Ukrainian Journalism: One Year After EuroMaidan

December 4, 2014 • Media and Politics • by

Since last November’s EuroMaidan protests many Ukrainian journalists have become social activists, to help fight corruption and foster democratic change. Online and social media continue to be the major platform for their activism. Journalists have been using their popularity, and a wide network of contacts on Facebook and Twitter, to scrutinise the new government, call for reform and urge Ukrainians to make donations to volunteering initiatives.

Independent journalists and popular bloggers were the main driving force behind the EuroMaidan during its earliest stages. Yet the protesters’ victory, preceded by enormous tension and bloodshed, brought about new challenges. Russia’s aggression and war in the eastern region of Ukraine prompted many Maidan activists to switch their activities towards assisting the Ukrainian army, which had been mismanaged and underfunded for years. Some Ukrainian journalists helped to raise money to equip military forces, to supply them with basic ammunition and even food. Others have been targeting internally displaced people from the east who desperately need shelter, supplies and other kinds of assistance.

Oksana Snigur, a journalist at the “Krayina” weekly magazine, started volunteering for the Ukrainian military when her husband and several acquaintances were called up to the army. “My volunteering is small. Relatives of conscripts ask to help them find individual first-aid kits, helmets, or boots, ” Snigur explained. She also takes care of three displaced families. “It is hard to stay totally unconcerned when there’s a war going on in your country,” the journalist said.

EuroMaidan empowered activists and journalists

The EuroMaidan victory, although achieved at a huge cost, empowered many activists and journalists. It has become common for journalists to scrutinise the actions of the new government and president, and pour criticism on them in social media. Many journalists have been advocating various reforms and causes, like the law on “lustration”, which is expected to weed out former president Yanukovych’s appointees and corrupt officials. Furthermore, a record number of Ukrainian journalists ran for parliament in a recent election, with up to a dozen of them elected.

A culture of censorship under President Yanukovych

The level of online activism by journalists can be explained by the lack of media freedom under ex-president Yanukovych. Before the protests a culture of censorship flourished in newsrooms and many journalists turned to social media and other online platforms as a sort of ‘island of free speech’.

Independent online news sources and social networks sites were also crucial to the growth and popularity of the protests. After the EuroMaidan, they have remained highly influential. Two main pages of EuroMaidan activists on Facebook, EuroMaydan and EuroMaidanSOS, have been particularly active in the last twelve months. Both pages provide users with news updates and call for discussion of hot issues related to political developments. The latter page also serves as a sort of hub for various volunteers who are engaged in projects aimed at helping Ukrainian army and war victims.

Digital activism has continued

Many EuroMaidan activists have continued their digital activism efforts, the most recent example being a call for twitter storm under hashtag #OSCEact4Ukraine scheduled for December 4-5, the dates of the 21st Meeting of the Ministerial Council of the OSCE in Basel, Switzerland. The call has been initiated by EuroMaidanPress, a website specializing in translating news about Ukraine into English and distributing them among western media.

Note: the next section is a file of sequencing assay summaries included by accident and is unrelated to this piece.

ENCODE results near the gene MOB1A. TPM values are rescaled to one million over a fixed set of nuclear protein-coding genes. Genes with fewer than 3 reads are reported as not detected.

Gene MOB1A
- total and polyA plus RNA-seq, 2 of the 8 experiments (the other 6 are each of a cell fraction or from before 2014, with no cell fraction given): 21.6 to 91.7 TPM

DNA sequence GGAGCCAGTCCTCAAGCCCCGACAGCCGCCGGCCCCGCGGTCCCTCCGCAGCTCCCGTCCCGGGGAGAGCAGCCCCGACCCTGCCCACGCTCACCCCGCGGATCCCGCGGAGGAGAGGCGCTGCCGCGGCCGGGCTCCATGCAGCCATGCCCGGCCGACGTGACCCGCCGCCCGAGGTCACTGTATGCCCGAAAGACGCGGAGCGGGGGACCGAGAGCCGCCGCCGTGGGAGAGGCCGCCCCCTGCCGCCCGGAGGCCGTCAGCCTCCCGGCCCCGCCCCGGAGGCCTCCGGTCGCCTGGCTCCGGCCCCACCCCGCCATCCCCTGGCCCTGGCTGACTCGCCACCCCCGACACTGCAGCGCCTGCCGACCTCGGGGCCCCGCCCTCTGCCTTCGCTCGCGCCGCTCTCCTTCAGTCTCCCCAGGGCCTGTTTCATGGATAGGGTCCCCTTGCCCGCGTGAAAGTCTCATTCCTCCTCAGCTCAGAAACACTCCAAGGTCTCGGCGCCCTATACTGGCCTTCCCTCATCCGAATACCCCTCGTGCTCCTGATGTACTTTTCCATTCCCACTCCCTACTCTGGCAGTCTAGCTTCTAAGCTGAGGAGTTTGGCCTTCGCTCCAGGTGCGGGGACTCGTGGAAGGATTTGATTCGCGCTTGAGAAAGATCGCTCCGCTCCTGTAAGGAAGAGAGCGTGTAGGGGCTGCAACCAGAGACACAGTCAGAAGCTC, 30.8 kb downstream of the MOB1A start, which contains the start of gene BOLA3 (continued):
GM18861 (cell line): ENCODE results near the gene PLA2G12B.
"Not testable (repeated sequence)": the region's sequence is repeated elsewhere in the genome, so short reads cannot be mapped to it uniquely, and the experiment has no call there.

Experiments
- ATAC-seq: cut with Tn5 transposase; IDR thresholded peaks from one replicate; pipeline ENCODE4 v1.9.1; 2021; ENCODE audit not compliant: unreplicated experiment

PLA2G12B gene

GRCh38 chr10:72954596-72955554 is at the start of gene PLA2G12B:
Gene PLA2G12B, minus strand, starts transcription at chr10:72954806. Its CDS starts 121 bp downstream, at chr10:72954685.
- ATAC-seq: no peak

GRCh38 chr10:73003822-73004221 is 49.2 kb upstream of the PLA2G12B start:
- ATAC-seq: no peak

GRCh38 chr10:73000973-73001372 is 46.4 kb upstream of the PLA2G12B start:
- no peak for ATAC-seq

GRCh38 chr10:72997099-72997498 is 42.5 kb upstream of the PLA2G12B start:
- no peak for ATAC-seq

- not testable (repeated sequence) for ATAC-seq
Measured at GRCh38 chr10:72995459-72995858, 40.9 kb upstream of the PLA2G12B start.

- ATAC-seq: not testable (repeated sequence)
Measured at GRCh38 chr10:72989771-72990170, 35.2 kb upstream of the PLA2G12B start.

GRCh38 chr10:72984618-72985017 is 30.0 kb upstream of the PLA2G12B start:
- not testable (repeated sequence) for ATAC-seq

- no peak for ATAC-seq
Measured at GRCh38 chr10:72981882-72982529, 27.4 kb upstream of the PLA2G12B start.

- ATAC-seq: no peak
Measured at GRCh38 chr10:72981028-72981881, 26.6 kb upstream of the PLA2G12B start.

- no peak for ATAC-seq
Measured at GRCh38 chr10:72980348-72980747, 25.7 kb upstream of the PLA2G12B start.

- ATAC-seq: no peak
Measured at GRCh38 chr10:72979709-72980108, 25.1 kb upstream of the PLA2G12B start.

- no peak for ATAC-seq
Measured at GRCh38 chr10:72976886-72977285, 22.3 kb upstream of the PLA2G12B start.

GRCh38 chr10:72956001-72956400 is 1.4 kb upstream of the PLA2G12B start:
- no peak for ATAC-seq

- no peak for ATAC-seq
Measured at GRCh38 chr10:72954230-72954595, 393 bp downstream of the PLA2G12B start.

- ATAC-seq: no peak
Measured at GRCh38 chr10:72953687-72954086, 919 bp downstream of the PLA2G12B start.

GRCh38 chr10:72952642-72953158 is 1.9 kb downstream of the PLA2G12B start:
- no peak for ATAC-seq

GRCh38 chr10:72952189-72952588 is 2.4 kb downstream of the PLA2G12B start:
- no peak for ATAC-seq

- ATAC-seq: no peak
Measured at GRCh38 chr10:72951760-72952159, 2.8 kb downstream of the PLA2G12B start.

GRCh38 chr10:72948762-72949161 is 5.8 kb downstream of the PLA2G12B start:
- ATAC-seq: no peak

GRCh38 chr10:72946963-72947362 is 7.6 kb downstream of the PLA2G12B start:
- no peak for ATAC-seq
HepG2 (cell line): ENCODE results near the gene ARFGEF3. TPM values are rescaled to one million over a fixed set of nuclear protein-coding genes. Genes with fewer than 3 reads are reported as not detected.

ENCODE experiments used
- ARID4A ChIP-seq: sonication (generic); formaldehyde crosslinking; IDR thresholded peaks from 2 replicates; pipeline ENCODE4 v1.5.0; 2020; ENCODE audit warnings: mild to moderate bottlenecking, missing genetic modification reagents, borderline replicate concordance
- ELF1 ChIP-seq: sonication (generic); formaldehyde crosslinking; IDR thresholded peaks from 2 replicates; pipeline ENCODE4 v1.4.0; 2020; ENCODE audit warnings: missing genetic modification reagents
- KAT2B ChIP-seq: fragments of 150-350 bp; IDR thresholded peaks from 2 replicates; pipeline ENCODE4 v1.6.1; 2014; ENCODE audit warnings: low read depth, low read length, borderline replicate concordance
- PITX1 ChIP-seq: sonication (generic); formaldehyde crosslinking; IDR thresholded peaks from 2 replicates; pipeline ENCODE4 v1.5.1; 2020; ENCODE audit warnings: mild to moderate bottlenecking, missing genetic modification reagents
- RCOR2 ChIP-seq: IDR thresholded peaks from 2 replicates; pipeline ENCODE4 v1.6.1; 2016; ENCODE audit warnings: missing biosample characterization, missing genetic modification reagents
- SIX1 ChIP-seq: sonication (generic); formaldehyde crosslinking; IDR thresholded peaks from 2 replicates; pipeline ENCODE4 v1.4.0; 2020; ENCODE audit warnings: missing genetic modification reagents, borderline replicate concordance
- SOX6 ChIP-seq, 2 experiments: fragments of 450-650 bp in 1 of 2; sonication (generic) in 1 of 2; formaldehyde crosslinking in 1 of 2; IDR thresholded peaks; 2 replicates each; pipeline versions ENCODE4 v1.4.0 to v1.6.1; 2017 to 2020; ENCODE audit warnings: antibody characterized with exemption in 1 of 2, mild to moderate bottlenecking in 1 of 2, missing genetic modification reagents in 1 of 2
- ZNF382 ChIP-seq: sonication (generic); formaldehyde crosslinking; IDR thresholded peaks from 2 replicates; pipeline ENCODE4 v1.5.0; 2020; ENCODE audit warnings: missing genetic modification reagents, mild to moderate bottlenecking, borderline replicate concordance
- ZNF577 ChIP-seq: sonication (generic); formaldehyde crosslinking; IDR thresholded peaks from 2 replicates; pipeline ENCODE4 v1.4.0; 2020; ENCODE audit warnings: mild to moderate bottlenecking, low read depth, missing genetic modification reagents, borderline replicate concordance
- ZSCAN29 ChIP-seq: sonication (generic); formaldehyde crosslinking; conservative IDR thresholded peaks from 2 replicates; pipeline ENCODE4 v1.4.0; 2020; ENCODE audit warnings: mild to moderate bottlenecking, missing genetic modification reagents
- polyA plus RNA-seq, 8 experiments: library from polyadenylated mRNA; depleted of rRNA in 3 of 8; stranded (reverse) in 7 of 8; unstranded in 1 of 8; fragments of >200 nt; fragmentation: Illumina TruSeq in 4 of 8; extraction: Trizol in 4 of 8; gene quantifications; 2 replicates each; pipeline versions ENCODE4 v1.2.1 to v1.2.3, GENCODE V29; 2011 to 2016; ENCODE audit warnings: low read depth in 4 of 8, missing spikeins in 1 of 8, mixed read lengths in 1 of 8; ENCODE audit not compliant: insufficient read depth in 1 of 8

Popular online news media, which have been providing extensive and independent news during during the Euromaidan like Ukrayinska Pravda,,, Radio Free Europe/Radio Liberty in Ukraine and others, increased their audience and outreach. Both online news outlets and social media, have appeared to set the agenda for the mainstream media.

One of such online media has enjoyed particular popularity over the last year., a low-budget online TV channel, started broadcasting just as the protests erupted.  The station was launched by professional journalists, many of whom had quit their previous jobs on television because of censorship, in pursuit of independent reporting that could challenge oligarch-owned mainstream TV channels.

Public demand for independent reporting has remained high

The broadcaster became one of the main news sources about protests and provided extensive live footage of EuroMaidan. It has managed to keep and even increase its popularity during the last year as public demand for independent reporting has remained very high. The website of attracted nearly 80 million visits for the first ten months of their work and their youtube channel has been viewed over 120 million times. The station received several grants from international institutions and collected about $US300,000 in public donations.

The success of and other online news media has substantially contributed to media pluralism in Ukraine.  It has also revealed a huge public demand for free and independent reporting. However, the media is not yet independent in Ukraine. Coverage of recent parliamentary election has shown that most TV channels and many newspapers remain  instruments in the hands of their owners, large tycoons with certain political interests and ties. Observers have also identified numerous cases of paid-for coverage in various media across the country. The lack of editorial independence and an economic crisis that has already hit Ukraine’s media market are likely to challenge media development in the country in the nearest future.


pic credit: Flikr: Sasha Maksymenko

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